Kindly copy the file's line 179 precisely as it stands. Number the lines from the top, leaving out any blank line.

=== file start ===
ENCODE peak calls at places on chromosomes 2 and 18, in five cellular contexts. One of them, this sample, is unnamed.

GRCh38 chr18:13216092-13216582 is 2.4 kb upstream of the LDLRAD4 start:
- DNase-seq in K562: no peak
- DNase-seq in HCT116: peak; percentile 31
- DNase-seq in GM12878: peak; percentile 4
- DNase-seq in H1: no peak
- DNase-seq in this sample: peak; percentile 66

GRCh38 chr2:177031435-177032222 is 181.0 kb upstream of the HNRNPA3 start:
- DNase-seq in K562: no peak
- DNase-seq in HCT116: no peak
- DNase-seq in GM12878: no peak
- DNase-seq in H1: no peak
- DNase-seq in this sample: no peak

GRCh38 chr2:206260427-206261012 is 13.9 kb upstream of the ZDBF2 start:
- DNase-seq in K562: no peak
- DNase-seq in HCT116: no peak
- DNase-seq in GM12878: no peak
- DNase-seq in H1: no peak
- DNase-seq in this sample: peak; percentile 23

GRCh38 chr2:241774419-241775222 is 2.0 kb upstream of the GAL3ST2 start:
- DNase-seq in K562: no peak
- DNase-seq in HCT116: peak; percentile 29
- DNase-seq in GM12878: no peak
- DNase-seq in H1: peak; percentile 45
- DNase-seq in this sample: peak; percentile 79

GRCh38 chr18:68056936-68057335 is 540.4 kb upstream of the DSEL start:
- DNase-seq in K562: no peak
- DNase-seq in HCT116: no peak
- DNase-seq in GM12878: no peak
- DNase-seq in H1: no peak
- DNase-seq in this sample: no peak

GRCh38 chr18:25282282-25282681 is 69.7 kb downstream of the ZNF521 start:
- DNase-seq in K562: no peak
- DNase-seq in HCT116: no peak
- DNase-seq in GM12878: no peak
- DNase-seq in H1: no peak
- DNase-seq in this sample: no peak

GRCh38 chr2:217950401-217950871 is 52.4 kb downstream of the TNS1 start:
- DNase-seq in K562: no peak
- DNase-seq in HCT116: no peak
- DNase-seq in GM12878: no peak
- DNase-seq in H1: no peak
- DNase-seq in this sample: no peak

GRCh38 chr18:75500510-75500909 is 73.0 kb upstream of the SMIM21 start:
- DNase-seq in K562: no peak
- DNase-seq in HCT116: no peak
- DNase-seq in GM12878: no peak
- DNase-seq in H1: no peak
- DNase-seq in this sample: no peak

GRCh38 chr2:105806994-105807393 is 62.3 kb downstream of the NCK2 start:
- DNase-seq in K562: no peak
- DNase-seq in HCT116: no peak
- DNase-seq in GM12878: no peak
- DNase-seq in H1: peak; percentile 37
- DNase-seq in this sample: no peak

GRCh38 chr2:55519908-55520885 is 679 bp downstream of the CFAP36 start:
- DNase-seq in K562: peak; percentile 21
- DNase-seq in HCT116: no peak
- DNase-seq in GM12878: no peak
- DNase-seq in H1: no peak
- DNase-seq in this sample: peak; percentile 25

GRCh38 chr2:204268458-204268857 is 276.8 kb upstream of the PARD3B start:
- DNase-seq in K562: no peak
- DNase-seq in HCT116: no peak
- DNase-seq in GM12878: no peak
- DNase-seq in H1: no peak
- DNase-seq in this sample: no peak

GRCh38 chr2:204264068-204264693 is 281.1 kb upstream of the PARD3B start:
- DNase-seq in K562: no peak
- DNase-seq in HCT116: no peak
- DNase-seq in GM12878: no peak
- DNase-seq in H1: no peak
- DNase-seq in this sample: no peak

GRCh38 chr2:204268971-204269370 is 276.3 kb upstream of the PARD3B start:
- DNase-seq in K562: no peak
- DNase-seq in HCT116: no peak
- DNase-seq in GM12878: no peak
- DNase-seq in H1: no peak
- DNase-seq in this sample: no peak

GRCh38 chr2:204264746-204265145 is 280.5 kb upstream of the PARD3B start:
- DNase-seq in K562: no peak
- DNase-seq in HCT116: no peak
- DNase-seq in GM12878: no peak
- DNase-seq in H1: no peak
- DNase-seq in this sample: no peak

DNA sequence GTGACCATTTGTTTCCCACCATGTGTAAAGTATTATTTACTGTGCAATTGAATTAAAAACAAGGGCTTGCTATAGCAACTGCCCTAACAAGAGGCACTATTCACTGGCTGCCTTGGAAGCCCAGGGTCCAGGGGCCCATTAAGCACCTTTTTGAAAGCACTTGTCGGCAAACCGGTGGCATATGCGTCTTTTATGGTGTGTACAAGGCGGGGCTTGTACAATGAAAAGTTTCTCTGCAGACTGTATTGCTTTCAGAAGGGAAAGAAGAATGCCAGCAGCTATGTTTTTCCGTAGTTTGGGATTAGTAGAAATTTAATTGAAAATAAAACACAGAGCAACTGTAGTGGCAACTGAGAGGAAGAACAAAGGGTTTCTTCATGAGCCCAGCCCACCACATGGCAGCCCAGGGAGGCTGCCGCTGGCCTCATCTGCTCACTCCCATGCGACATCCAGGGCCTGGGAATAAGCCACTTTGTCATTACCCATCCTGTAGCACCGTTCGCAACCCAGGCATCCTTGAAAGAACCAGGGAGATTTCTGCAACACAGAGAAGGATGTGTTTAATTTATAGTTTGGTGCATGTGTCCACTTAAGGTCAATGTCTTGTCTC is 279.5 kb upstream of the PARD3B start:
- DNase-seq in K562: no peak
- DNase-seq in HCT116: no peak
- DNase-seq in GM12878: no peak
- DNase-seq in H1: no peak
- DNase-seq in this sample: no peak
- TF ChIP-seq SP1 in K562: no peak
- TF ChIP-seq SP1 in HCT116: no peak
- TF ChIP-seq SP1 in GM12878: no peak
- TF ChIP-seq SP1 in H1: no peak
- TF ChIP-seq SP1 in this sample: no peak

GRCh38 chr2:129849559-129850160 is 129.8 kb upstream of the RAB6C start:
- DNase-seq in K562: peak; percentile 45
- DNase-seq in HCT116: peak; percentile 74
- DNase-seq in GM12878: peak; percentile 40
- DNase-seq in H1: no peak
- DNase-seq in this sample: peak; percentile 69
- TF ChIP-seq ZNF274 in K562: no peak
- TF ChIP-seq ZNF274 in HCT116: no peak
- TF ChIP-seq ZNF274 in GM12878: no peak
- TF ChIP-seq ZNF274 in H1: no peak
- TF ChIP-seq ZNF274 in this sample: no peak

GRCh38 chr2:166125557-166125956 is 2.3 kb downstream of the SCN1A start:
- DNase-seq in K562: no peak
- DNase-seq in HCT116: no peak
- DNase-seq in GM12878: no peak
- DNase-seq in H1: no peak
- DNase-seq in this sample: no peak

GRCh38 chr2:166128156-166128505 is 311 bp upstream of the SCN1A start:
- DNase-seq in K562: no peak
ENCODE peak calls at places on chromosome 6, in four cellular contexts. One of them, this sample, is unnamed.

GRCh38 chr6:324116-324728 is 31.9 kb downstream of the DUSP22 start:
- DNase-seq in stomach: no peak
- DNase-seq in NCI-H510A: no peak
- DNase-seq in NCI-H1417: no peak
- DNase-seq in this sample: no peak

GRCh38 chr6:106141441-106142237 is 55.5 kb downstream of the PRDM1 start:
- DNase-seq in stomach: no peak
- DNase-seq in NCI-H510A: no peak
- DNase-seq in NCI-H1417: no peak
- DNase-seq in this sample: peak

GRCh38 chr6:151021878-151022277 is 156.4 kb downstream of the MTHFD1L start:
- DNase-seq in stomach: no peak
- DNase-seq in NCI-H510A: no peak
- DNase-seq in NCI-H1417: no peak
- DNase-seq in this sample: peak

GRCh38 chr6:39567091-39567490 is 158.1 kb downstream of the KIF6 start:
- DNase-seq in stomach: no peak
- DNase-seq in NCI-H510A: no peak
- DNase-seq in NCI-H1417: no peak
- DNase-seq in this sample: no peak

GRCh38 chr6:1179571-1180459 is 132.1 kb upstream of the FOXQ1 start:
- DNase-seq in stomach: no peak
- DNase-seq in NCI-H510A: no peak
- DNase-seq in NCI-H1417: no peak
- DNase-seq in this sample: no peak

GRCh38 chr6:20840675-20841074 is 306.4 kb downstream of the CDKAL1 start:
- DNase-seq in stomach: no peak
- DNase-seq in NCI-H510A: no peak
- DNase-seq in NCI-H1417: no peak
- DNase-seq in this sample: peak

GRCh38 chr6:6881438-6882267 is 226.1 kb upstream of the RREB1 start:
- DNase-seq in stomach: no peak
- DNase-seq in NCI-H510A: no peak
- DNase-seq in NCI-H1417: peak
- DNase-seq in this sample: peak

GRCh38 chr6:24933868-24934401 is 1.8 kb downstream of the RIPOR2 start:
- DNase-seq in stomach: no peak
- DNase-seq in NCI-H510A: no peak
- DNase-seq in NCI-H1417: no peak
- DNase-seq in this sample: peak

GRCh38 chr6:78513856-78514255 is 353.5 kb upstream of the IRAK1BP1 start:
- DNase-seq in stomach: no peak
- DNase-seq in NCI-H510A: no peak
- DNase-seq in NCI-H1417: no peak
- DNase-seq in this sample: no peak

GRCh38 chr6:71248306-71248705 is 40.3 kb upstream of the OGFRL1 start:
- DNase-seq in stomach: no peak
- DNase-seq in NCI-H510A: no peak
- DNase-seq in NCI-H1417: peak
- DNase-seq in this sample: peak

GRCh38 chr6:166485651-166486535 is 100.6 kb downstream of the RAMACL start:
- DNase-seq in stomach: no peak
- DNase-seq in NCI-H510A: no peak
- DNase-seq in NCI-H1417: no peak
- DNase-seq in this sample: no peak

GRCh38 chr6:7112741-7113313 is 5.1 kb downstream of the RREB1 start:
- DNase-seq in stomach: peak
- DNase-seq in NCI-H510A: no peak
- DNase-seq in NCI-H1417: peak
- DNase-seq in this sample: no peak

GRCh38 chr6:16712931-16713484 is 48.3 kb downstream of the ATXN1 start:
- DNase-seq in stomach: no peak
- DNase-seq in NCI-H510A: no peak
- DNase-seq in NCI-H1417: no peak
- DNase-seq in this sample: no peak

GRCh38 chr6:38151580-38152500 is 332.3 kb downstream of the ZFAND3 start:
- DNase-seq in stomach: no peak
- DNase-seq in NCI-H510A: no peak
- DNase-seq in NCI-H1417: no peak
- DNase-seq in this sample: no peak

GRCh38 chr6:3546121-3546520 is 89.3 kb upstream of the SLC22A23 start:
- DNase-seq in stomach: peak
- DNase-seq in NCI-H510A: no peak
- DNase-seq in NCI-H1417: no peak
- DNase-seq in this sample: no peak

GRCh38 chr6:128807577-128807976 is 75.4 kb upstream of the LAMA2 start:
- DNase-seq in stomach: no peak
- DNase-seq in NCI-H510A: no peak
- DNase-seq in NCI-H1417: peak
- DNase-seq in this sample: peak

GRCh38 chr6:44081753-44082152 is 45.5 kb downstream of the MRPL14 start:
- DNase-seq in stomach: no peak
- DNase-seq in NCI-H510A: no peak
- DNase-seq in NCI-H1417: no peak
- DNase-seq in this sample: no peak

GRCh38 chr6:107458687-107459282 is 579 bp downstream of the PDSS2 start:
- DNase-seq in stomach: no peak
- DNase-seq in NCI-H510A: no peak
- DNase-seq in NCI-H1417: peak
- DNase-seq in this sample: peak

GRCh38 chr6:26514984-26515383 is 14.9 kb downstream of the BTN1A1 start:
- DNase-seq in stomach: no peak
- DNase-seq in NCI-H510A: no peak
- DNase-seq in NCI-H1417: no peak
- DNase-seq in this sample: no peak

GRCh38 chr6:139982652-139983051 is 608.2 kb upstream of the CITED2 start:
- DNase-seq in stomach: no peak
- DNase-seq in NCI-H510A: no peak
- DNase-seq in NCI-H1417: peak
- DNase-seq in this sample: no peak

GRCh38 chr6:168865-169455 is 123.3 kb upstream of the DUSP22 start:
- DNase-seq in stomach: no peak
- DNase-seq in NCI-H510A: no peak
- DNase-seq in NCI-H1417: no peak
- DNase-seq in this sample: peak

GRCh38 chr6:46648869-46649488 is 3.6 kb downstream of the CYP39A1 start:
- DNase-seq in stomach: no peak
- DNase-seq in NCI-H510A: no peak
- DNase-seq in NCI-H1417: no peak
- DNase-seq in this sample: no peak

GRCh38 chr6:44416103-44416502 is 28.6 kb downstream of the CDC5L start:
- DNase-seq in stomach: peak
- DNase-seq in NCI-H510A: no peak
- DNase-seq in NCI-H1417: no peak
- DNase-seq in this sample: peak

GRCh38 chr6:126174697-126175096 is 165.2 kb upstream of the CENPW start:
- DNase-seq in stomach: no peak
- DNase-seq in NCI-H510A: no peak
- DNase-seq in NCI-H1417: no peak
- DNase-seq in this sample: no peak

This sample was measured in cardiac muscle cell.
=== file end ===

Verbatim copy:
- DNase-seq in NCI-H510A: no peak